William Wordsworth
Complete Poetical Works



On Mrs. Fermor. This lady had been a widow long before I knew her. Her husband was of the family of the lady celebrated in the "Rape of the Lock," and was, I believe, a Roman Catholic. The sorrow which his death caused her was fearful in its character as described in this poem, but was subdued in course of time by the strength of her religious faith. I have been, for many weeks at a time, an inmate with her at Coleorton Hall, as were also Mrs. Wordsworth and my Sister. The truth in the sketch of her character here given was acknowledged with gratitude by her nearest relatives. She was eloquent in conversation, energetic upon public matters, open in respect to those, but slow to communicate her personal feelings; upon these she never touched in her intercourse with me, so that I could not regard myself as her confidential friend, and was accordingly surprised when I learnt she had left me a legacy of L100, as a token of her esteem. See, in further illustration, the second stanza inscribed upon her Cenotaph in Coleorton church.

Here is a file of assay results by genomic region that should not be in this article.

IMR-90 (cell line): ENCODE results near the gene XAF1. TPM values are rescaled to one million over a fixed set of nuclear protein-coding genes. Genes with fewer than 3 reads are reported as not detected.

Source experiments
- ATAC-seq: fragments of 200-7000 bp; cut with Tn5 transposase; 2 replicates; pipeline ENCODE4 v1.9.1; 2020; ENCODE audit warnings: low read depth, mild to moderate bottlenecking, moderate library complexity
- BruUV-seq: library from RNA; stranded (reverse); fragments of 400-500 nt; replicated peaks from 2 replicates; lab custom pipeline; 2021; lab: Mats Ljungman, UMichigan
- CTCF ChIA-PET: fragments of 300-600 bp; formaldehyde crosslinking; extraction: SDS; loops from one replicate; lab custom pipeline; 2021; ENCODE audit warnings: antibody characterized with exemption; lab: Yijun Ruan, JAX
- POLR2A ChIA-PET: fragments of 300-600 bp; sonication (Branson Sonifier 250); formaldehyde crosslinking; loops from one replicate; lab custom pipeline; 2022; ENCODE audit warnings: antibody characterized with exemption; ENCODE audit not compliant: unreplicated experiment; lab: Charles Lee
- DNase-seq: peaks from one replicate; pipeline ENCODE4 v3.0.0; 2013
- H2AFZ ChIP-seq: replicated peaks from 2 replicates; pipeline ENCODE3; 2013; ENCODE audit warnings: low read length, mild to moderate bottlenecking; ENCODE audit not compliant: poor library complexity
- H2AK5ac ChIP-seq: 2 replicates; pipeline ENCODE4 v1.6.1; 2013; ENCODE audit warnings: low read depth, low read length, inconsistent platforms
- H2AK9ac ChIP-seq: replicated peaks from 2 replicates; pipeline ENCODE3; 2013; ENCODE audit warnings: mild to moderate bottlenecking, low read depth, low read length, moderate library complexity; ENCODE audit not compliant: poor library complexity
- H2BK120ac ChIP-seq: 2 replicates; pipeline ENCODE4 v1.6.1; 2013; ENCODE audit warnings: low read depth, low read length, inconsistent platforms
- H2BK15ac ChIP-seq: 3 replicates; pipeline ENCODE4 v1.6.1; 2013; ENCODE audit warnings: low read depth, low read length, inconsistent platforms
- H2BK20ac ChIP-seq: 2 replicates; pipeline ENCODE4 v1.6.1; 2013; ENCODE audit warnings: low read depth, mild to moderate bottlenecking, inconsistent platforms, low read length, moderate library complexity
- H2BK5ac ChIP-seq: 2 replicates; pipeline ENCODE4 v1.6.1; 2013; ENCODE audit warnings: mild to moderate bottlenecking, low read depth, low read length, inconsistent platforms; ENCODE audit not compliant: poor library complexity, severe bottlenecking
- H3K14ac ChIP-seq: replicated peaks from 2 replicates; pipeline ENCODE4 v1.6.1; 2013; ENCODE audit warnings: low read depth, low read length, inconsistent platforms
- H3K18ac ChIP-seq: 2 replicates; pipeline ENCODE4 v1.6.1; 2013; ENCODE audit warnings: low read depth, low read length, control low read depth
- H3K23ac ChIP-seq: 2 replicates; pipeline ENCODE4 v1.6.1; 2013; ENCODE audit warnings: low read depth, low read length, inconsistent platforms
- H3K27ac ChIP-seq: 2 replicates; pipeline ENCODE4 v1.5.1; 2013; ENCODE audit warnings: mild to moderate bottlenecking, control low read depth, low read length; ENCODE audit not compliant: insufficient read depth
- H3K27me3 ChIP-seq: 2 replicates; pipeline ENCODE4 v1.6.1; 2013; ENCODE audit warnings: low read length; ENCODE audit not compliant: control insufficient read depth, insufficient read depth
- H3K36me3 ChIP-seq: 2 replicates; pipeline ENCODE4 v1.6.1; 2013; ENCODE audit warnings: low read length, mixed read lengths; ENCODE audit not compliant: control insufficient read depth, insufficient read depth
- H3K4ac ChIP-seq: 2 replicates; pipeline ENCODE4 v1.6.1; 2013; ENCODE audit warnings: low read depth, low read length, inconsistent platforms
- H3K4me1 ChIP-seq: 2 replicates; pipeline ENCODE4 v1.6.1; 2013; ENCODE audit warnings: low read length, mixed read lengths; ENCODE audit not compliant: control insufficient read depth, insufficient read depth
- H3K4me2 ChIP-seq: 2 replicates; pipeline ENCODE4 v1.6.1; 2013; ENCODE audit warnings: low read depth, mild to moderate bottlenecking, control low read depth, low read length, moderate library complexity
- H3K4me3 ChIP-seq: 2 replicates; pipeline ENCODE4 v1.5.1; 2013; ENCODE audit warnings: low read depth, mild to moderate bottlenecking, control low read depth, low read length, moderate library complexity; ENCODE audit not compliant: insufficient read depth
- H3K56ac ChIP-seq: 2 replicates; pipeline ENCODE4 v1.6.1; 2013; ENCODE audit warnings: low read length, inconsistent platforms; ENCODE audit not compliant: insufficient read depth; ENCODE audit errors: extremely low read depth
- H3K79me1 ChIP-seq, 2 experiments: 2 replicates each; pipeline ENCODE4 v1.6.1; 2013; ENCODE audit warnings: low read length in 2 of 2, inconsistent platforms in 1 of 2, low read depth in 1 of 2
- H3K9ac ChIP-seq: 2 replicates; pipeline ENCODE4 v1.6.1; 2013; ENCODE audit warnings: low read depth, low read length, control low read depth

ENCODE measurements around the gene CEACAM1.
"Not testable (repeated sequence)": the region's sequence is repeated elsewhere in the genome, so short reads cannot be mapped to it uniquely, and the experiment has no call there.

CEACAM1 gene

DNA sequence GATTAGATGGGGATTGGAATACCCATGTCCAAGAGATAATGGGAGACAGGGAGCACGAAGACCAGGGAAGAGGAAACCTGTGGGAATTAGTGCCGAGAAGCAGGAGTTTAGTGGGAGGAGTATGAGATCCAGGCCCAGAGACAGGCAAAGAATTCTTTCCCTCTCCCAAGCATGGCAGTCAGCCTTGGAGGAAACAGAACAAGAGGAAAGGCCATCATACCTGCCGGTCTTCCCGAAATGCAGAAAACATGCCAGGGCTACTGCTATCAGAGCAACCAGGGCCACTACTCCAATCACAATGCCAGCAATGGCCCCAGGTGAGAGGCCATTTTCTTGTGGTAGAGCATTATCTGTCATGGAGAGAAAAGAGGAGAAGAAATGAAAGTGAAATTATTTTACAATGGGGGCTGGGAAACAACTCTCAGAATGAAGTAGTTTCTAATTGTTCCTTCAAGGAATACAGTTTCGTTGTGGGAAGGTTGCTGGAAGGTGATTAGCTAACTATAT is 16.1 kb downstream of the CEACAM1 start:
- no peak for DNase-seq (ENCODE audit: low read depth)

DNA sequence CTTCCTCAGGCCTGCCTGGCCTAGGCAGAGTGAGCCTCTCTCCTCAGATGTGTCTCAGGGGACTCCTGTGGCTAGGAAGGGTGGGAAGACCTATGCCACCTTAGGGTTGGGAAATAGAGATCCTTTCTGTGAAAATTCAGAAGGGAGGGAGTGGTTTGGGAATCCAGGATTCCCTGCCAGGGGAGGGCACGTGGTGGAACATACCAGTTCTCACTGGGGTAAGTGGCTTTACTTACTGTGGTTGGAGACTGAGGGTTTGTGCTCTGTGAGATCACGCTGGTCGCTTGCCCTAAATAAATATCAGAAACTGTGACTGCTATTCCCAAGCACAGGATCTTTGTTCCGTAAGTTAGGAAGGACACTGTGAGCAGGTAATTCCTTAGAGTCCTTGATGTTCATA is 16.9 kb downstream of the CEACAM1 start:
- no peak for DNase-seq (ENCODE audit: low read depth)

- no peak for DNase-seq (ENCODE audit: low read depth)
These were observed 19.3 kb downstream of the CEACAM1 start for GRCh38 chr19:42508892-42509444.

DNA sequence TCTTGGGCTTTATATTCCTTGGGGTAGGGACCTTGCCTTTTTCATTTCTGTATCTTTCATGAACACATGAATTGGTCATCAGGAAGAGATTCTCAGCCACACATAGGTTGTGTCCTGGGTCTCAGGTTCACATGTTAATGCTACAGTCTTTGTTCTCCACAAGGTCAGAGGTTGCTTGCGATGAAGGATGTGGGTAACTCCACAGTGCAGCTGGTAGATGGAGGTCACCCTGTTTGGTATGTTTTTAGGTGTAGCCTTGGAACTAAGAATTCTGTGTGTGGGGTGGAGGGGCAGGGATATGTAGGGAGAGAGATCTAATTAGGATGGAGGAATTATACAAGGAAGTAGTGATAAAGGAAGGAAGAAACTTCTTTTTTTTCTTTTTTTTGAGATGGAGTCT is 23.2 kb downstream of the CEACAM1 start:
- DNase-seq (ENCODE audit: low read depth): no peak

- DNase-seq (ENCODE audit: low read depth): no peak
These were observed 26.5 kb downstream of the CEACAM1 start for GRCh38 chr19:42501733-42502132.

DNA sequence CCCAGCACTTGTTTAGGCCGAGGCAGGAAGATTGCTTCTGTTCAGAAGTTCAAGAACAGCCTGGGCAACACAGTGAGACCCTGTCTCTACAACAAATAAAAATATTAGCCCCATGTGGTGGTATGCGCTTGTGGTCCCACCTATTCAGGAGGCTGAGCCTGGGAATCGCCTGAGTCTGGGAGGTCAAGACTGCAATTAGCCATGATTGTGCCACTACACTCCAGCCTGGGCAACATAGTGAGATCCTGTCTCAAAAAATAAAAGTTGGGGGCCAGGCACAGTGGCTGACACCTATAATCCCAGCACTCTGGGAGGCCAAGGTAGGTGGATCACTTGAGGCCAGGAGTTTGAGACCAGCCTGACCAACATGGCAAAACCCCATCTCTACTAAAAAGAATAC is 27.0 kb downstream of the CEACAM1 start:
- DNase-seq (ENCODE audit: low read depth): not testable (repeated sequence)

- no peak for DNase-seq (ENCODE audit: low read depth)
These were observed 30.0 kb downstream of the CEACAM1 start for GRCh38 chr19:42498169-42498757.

O FOR a dirge! But why complain?
Ask rather a triumphal strain
When FERMOR'S race is run;
A garland of immortal boughs
To twine around the Christian's brows,
Whose glorious work is done.

We pay a high and holy debt;
No tears of passionate regret
Shall stain this votive lay;
Ill-worthy, Beaumont! were the grief
That flings itself on wild relief
When Saints have passed away.

Sad doom, at Sorrow's shrine to kneel,
For ever covetous to feel,
And impotent to bear!
Such once was hers--to think and think
On severed love, and only sink
From anguish to despair!

But nature to its inmost part
Faith had refined; and to her heart
A peaceful cradle given:
Calm as the dew-drop's, free to rest
Within a breeze-fanned rose's breast
Till it exhales to Heaven.

Was ever Spirit that could bend
So graciously?--that could descend,
Another's need to suit,
So promptly from her lofty throne?--
In works of love, in these alone,
How restless, how minute!

Pale was her hue; yet mortal cheek
Ne'er kindled with a livelier streak
When aught had suffered wrong,--
When aught that breathes had felt a wound;
Such look the Oppressor might confound,
However proud and strong.

But hushed be every thought that springs
From out the bitterness of things;
Her quiet is secure;
No thorns can pierce her tender feet,
Whose life was, like the violet, sweet,
As climbing jasmine, pure--

As snowdrop on an infant's grave,
Or lily heaving with the wave
That feeds it and defends;
As Vesper, ere the star hath kissed
The mountain top, or breathed the mist
That from the vale ascends.

Thou takest not away, O Death!
Thou strikest--absence perisheth,
Indifference is no more;
The future brightens on our sight;
For on the past hath fallen a light
That tempts us to adore.